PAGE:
Yoga is a Science

Yoga is old. Really old, probably 3,500 years old. It supposedly started with people trying to sit for long periods of time and realizing that in order to do that, they needed to take care of their bodies. This really only could start happening once civilization and agriculture were established; a hunter gatherer would be forced to spend the majority of their time on survival rather than meditation. This is really the beginning of philosophy; people begin to think about how their minds process the environment. When Patanjali, a collection of ancient scholars, begins to teach the Ayurvedic system, yoga practice, prana-yama exercises, as well as the Sutras and the remaining Astanga limbs of Yamas, Niyamas, Pratyahara, Dharana, Dhyana, and Samadhi. Then in about 400 BC a man named Panini came along and writing systems for Sanskrit were born into India, where the oral traditions were written in Devangari. This was about 2500 years ago and they were probably practicing asana before that.

Now fast forward to today and what modern yoga is. It is a workout, but people don’t necessarily consider their anatomical functionality when working out. Its pretty important to realize that yoga will definitely have effects on your nervous system and the alignment of your muscles because the body works with gravity to align your skeletal and muscular structure in yoga to optimally work and function with gravity. This promotes healthier cardio-vascular function, can increase coordination, proprioceptive awareness (body and limb positions), and contributes to healthy and restorative sleep cycles.

Really, yoga is about increasing the efficiency of your nervous system and cardiovascular efficiency. Inversions are extremely healthy because they reverse blood-flow and wash the brain and spine with cerebral-spinal fluid ensuring a healthy flow in the central nervous system. It also aligns joints, muscles, and nerves to ensure that the nerves take an efficient path to and through the muscles. Poses like Trikonasana (triangle) and Parsvakonasana (side-angle) help to ensure that the Sciatic nerve passes efficiently through the pyriformis. Small alterations in the poses can make huge differences for blood and nerve flow into the legs and really are key to readjusting your body to allow for optimal functioning.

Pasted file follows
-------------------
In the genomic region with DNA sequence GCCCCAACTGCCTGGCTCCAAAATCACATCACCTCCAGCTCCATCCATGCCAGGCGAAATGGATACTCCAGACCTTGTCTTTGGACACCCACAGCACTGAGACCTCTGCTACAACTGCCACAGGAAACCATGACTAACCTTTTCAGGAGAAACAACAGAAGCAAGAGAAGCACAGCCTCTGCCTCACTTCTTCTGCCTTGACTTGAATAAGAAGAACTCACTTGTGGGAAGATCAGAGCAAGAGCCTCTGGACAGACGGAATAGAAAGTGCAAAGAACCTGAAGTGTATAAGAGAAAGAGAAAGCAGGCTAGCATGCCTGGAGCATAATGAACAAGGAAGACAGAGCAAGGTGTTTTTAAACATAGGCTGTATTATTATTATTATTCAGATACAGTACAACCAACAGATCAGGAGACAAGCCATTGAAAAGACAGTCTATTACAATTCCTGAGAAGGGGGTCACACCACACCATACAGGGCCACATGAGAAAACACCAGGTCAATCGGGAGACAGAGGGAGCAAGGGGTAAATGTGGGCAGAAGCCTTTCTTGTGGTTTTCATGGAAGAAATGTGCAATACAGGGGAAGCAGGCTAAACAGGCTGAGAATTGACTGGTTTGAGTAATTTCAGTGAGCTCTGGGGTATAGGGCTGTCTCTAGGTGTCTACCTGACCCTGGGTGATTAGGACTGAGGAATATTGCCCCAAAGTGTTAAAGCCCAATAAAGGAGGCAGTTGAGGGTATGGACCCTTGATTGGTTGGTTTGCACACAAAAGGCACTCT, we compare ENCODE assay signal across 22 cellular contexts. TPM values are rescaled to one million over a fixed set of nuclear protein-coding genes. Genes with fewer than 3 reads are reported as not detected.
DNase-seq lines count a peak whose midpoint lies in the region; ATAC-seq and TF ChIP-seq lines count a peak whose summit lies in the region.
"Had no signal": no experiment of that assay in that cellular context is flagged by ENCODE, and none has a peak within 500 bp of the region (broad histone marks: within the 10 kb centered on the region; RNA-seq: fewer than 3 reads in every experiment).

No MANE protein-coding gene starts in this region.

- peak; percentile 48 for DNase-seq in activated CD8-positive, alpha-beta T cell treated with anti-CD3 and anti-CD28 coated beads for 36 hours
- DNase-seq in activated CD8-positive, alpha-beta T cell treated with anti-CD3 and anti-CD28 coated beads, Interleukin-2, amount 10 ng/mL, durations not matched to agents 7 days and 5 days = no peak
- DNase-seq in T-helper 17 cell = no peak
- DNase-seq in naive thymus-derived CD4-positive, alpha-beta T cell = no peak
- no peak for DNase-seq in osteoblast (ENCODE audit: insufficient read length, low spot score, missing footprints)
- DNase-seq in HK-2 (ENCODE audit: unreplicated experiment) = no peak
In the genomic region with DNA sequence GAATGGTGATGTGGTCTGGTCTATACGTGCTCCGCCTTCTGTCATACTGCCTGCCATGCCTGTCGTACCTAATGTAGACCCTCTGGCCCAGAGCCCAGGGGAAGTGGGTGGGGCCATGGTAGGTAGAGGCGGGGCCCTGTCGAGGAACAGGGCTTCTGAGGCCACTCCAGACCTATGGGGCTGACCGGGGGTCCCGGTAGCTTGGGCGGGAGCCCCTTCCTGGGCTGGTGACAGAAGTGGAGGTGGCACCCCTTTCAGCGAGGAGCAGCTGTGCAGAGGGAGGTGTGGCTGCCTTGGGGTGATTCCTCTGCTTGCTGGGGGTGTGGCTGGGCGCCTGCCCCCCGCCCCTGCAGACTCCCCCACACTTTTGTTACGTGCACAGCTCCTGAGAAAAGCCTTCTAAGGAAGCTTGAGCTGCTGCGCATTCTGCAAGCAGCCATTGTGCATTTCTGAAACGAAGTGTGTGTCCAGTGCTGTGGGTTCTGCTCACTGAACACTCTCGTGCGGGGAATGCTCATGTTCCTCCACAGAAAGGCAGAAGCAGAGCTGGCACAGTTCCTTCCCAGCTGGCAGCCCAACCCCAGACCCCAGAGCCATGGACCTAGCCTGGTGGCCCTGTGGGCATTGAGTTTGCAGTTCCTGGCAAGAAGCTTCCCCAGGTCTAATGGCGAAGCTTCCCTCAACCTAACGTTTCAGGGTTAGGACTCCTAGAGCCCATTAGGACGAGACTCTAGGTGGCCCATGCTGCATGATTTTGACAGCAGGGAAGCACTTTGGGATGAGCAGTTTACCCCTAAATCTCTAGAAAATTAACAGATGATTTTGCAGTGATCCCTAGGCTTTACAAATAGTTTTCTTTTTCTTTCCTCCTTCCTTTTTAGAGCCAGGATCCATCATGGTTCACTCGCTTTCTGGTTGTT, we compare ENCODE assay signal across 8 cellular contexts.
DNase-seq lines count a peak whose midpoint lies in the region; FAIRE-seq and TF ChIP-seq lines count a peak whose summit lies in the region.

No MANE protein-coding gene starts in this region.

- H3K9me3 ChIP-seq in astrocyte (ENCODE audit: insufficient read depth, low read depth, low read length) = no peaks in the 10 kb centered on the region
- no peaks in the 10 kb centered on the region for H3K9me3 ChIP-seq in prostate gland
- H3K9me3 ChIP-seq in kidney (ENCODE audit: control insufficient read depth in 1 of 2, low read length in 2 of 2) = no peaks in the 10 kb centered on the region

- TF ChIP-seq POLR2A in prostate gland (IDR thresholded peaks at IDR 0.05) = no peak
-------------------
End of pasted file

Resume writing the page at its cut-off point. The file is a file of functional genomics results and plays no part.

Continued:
This is why it’s really important to take your own practice seriously, at least occasionally. Learning is what yoga is all about and having the mind of a beginner (one where you look for possibilities rather than revisit what you know) is extremely important for the poses, especially when you are getting into the details. Anatomical knowledge is a definite must once you get to certain levels of poses, especially back bends, inversions, and sitting folding poses. Things like dorsal flexing the ankle, directing dristhi to the tip of the nose, and tucking the chin can make huge differences in the effects and performance of the breath in asana.

The science of yoga is finding happiness, when everything is said and done. You want to find ways to use your body that are sustainable and contribute your well-being, which is not merely physical. People often seem most interesting the physical effects of asana, but the mental effects are so much more important because truly being happy will radiate into your entire life and make people see your differently. Being physically fit and thin is a nice side-effect of the practice, but I think that in the end, the true goal is happiness. That is why there is so much philosophy involved with the practice. So in the end, do the things that make you happy and use yoga as a tool to help you detach from them, to see how they truly affect your life. For with detachment comes perspective and perspective leads to awareness. In a way, yoga is really a science of detachment, allowing you to see you for who and what you really are and your body for what a gift it truly is.

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